No matter how small (or big) the size of your financial assets may be, it is a must to have a proper legal document that will allocate said assets at the time of your death – and in accordance to your wishes.
Most people solve this problem by making a will. And why wouldn’t they – it is legal and offers a good way to distribute your assets after you die. That being said, there are other documents that can be used in place of a will.
One such document is a living trust. It works a lot like a will but has some slight differences that offers some solid benefits. Ironically for something that is essentially more dynamic than a will, living trust are used quite rarely. In fact, only as little as 20% Americans use living trusts.
For the rest who don’t here are 3 compelling reasons why a living trust works better than a will. But first, let’s know what the difference is between these two documents.
Living trust vs. will
Often called an “inter vivos” (meaning revocable) trust, a living trust is a legal document through which you can have your assets placed in trust. Not only will this help you after you die, it will also help you during your lifetime. Once you die, your assets will be transferred by a “successor trustee” i.e. a chosen representative to your desired beneficiaries.
Alternatively, a will allows you to make a plan of how your assets should be distributed after you die. An executor, who you will name in the will, will oversee the process for distribution of assets, but that can and does happen only when you die.
Benefits of a living trust
You can avoid probate with a living trust:
The key benefit that a living trust offers is avoiding probate. A will – even when it is valid goes through the lengthy process of probate, which consumes a lot of time and energy on top of the stress of losing a member of their family. A living trust, however, has no such strings attached – and therefore facilitates quicker distribution of assets – weeks, as opposed to months (or even years with a will).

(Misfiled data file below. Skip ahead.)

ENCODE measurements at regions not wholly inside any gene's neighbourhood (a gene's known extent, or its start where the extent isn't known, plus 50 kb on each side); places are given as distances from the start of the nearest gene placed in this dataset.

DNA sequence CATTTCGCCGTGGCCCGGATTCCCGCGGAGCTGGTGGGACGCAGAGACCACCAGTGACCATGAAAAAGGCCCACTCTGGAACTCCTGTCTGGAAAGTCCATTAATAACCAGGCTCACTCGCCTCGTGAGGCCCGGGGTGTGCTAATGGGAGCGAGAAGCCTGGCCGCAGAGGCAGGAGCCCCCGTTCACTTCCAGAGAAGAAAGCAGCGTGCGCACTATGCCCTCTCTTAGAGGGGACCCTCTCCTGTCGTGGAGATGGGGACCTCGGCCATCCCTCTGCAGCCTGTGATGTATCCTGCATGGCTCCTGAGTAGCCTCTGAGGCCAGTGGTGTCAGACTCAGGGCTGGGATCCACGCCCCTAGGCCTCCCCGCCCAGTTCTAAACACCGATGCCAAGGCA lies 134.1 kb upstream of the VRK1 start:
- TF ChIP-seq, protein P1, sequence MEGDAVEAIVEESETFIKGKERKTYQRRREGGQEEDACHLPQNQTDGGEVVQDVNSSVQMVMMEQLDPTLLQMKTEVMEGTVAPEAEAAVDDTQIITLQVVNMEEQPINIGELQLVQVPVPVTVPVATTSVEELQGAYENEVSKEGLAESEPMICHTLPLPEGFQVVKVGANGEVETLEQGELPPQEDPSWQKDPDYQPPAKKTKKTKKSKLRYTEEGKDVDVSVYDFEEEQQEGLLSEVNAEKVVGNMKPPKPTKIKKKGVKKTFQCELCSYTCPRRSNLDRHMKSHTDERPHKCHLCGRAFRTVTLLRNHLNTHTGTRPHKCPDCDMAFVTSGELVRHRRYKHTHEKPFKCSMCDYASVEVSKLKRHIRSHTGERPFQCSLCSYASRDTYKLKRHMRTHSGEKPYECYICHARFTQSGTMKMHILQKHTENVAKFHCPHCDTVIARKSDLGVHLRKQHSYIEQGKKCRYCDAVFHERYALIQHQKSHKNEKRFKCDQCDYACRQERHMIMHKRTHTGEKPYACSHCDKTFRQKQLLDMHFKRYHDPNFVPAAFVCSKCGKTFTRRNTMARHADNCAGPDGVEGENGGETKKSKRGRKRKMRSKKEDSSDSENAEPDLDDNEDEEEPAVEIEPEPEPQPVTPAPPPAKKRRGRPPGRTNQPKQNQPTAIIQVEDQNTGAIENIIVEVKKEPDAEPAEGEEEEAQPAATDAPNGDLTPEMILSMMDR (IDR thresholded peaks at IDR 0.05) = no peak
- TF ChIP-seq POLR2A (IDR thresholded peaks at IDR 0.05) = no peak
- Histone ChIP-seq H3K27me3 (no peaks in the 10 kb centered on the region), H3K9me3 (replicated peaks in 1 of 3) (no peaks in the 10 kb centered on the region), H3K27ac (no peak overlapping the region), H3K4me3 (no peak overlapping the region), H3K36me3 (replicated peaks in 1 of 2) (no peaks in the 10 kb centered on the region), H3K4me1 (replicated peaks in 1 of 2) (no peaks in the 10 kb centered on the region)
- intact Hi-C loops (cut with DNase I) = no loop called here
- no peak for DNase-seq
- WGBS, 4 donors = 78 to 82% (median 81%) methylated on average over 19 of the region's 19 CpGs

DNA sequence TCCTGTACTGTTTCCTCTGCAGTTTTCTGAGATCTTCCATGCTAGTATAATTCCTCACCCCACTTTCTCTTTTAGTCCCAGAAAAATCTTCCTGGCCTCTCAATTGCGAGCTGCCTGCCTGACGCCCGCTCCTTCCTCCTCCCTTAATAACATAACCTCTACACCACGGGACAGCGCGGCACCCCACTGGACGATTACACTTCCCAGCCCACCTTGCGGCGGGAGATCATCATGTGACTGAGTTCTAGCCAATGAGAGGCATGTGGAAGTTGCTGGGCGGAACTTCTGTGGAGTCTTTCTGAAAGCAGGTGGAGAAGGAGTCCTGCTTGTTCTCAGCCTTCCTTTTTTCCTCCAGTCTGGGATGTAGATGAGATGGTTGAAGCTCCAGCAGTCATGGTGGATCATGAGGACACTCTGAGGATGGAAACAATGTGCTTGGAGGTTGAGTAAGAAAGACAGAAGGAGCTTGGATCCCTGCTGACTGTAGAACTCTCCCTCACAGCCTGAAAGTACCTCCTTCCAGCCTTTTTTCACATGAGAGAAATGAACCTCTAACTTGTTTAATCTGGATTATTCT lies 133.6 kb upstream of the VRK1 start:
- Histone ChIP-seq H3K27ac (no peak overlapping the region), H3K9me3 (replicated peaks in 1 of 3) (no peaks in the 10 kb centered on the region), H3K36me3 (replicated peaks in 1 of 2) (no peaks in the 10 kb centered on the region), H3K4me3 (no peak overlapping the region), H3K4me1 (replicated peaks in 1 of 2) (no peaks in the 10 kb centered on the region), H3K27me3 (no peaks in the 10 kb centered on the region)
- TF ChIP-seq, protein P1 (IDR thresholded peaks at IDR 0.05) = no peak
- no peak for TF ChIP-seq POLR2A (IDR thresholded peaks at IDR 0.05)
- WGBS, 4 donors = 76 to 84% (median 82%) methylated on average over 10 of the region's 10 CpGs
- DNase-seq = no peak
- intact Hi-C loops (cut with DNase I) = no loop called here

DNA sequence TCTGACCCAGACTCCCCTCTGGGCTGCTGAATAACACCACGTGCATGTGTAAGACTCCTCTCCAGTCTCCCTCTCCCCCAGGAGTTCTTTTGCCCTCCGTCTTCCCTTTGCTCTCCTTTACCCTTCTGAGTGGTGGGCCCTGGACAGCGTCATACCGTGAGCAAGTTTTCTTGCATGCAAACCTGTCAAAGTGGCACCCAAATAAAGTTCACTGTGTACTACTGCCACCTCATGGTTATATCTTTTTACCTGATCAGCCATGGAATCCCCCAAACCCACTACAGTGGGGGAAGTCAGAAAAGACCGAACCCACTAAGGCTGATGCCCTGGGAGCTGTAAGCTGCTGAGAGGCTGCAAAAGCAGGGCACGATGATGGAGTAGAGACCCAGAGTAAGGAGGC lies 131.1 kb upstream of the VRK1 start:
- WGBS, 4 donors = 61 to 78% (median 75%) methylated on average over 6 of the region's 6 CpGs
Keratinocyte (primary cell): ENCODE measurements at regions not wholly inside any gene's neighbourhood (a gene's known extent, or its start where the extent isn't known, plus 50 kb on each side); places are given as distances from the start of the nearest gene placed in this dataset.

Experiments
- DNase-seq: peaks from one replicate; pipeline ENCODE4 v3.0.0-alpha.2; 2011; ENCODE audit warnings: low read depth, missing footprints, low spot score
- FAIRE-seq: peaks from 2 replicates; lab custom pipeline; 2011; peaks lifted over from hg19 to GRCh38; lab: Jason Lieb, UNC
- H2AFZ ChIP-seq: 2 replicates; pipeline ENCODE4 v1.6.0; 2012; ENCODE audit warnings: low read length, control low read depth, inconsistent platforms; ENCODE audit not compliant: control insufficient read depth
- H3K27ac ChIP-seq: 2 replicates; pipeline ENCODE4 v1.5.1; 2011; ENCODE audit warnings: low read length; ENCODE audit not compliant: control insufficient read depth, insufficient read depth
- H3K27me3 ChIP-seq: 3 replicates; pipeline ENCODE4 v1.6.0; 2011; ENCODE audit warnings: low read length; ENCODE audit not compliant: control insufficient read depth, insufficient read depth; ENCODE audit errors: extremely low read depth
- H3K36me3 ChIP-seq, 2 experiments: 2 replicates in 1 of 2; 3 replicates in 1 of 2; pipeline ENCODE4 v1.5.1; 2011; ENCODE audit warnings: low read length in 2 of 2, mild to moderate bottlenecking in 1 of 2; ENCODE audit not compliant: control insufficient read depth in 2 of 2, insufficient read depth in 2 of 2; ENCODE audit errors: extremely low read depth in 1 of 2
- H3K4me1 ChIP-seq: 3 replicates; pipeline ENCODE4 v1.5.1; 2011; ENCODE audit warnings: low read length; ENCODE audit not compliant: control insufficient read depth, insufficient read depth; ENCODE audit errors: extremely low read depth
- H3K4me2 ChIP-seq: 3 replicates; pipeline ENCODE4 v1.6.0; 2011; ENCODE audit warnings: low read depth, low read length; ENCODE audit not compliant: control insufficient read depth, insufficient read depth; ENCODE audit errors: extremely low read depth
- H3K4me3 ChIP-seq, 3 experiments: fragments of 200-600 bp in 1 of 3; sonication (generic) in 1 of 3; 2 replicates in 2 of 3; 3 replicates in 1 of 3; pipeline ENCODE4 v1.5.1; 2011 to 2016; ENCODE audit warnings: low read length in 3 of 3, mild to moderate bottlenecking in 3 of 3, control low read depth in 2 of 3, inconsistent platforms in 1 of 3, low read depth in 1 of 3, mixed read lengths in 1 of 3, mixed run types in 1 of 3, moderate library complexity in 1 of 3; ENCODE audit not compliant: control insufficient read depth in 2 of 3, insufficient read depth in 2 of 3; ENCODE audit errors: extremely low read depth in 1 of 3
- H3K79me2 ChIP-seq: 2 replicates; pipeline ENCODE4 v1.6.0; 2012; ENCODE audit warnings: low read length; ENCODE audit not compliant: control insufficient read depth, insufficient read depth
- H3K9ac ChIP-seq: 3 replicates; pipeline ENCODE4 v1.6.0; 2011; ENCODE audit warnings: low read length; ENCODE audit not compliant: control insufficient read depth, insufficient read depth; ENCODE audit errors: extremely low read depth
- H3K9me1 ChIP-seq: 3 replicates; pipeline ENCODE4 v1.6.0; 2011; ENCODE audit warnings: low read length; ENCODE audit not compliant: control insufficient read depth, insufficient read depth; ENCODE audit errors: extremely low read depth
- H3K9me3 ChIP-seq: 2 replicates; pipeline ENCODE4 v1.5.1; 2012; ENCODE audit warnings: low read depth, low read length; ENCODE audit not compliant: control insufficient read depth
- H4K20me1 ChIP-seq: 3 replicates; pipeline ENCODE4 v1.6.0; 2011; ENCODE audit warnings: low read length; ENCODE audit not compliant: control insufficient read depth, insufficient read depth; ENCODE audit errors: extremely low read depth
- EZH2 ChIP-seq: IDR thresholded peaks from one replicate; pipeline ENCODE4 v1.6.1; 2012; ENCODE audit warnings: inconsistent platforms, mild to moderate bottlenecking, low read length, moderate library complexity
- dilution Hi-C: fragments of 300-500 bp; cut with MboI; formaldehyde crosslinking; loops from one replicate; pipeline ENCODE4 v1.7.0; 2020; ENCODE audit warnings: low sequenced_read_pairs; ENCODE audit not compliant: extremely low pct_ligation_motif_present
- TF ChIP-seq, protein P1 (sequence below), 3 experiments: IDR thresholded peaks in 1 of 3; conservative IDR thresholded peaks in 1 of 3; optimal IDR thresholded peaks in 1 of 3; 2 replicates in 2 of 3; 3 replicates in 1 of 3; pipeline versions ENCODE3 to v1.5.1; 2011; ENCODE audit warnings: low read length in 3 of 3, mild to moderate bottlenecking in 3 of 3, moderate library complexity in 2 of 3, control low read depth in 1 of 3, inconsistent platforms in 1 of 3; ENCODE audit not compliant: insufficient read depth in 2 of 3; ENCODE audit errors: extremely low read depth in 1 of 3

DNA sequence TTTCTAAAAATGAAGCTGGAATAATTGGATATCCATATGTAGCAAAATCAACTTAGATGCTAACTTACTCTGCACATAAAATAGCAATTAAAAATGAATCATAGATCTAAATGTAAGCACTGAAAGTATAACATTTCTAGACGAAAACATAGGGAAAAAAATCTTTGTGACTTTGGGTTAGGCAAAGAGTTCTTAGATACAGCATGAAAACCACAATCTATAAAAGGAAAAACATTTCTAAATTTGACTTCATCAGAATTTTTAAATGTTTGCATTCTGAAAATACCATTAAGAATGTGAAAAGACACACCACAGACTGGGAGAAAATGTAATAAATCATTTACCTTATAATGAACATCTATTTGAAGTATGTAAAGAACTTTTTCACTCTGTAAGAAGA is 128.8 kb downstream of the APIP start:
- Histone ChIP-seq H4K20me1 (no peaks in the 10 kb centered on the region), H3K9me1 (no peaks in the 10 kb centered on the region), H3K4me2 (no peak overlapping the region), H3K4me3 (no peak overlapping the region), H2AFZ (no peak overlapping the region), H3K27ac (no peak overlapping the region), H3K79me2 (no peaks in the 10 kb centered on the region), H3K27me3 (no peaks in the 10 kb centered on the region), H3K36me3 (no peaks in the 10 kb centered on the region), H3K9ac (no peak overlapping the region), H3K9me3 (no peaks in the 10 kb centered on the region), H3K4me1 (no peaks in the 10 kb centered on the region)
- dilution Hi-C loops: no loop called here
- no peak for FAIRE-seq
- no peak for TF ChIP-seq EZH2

A living trust is more cost-effective:
While this largely depends on your overall financial situation, a living trust usually costs way less than a will in the long run. A living trust does cost more initially, since you have to make actual transfer of assets (like stocks, bank and bond accounts, certificates etc.) via a separate set of paperwork, in addition to writing the living trust. It is, however, more cost-effective when it comes into action as you need not have the living trust go through the lengthy probate process upon your death. They will also hold up better in the event someone contests it after your death.
A living trust helps provides a better level of privacy:
This is another major benefit that comes with drafting a living trust. Contrary to a will, a living trust is not a public document, and any assets that are distributed will be done in private. This avoids any and all transactions to be put on public record.
Additionally, a living trust will easily help you handle any property of yours that may lie out-of-state. Even with a will, such property would have to go via the probate process in both the property’s state and in yours, making it a very inconvenient and long-drawn process.